Blog article: 3 Questions…
Why reinvent the wheel? We have some frequent questions that were asked through our Reedit forum administered a few years back with the team. We’ve sifted through them and found 3 more general questions we’ve received throughout the years. Also, check out our FAQ page with some other common questions. What are some of your specific questions that you might have for our team? Send it to us via firstname.lastname@example.org.
Everybody has their own approach to data exploration, since it’s a bit of art and science. Although we don’t have a video, we are creating “data stories” to share how we analyze data. These are a new concept and we are still refining them:
- Exploring Lobbyist Register Data: Analyzing Lobbyist Data – City of Toronto Open Data Portal
- Exploring the distribution of Public Services in 140 Toronto Neighbourhoods: Using Folium to Visualize Distribution of Public Services in 140 Toronto Neighbourhoods
Further, here’s roughly what we suggest when you first stumble upon a new dataset:
- Learn about the context. Why was it collected, and how? What are the known limitations of it? This usually helps minimize confusion later on in the process (e.g. maybe there is some data missing, or values are defaults, or how it was collected changed at some time period so standardization will be needed)
- Review the data attributes (e.g. columns in a table) to get an idea of what the data contains. I make note of datetime fields at this stage because durations (i.e. time between datetimes) may be possible.
- Identify questions I would like to answer. The focus is not on what can actually be answered; rather, this helps not be too narrow our way of thinking in the beginning. If in a team, we do this separately first for better and more diverse ideas.
- Narrow down to questions I think can be answered with the data and given the timeframe available. These are not really “final”, but they provide guidance while exploring the data because without them it’s too easy to get caught in a never-ending data exploration cycle. The questions also serve as a finish line to avoid this.
- Prepare the data. This includes initial cleaning such as standardizing date formats and ensuring the attributes are treated correctly (e.g. numbers are not treated as text); as reshaping it so it can be visualized; and transforming it by creating attributes as needed, such as duration from date fields.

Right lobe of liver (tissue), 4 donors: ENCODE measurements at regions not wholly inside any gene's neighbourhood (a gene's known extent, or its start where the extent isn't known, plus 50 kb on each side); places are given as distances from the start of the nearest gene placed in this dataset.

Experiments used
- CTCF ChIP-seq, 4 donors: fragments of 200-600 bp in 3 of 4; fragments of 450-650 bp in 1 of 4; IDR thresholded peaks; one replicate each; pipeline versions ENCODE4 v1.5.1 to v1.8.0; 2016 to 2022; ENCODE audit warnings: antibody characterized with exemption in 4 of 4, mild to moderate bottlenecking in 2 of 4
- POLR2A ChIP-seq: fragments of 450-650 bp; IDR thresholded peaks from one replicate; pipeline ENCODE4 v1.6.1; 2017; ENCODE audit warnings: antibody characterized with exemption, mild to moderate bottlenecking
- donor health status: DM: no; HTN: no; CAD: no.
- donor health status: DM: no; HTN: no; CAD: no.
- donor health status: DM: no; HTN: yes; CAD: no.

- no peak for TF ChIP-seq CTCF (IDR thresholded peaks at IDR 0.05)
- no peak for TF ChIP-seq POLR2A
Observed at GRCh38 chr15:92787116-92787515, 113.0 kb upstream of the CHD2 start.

- View each feature individually to better understand it and identify outliers (e.g. if it’s a number, I’d look at the distribution of values). Profiling tools such as the Python Pandas Profiling library (https://github.com/pandas-profiling/pandas-profiling) make this easy (we are also working on the Pandas Exploration Toolkit but it’s very early stages and still customized for our use: https://github.com/open-data-toronto/petk)
- Visualize the data, now that it’s prepared to work with the software, using the research questions guide the exploration. As I learn more about the data throughout this process I update my questions and assumptions. Here’s an example of a visualization dashboard for data exploration from our first data story, built in Tableau: https://public.tableau.com/profile/carlos.hernandez#!/vizhome/BuildingPermits-SampleExplorationDashboard/BuildingPermits-DataExplorationDashboard
- I make note of all the exceptions, assumptions, and questions about the data that have come up from steps 5-7 to bring up to the expert of the dataset, if fortunate enough to have access to one.
- After all this, with a much better understanding of the data, full-fledged analysis starts. I’ve depicted it to be a linear process for ease of communication but it’s a very cyclical process.
Come out to meetups, hackathons, events, and co-design sessions! We’d suggest finding a social issue you’re interested in, such as ridesharing (for example), and thinking about the ways in which you can participate meaningfully. Everyone comes with a breadth of skills that can make them integral to planning processes, whether that’s research, analysis, product design or facilitating conversations.
Our mandate is to help release good quality data that has no confidential or privacy content. The data released is collected from around the City and our agencies. The divisions are the data stewards and subject matter experts of the data collected and maintained in City repositories.
When we initially embark with a division on releasing a data set, we collect all sorts of metadata around that particular data. Examples are: Collection method, storage location, descriptions, limitations, data dictionaries, etc. We publish readme files or data dictionaries that help the user understand the content of the data. If a user has any further needs or clarification, we help them get in touch with the division who supplied the data for more information or analysis. We also host our policy document on the open data site.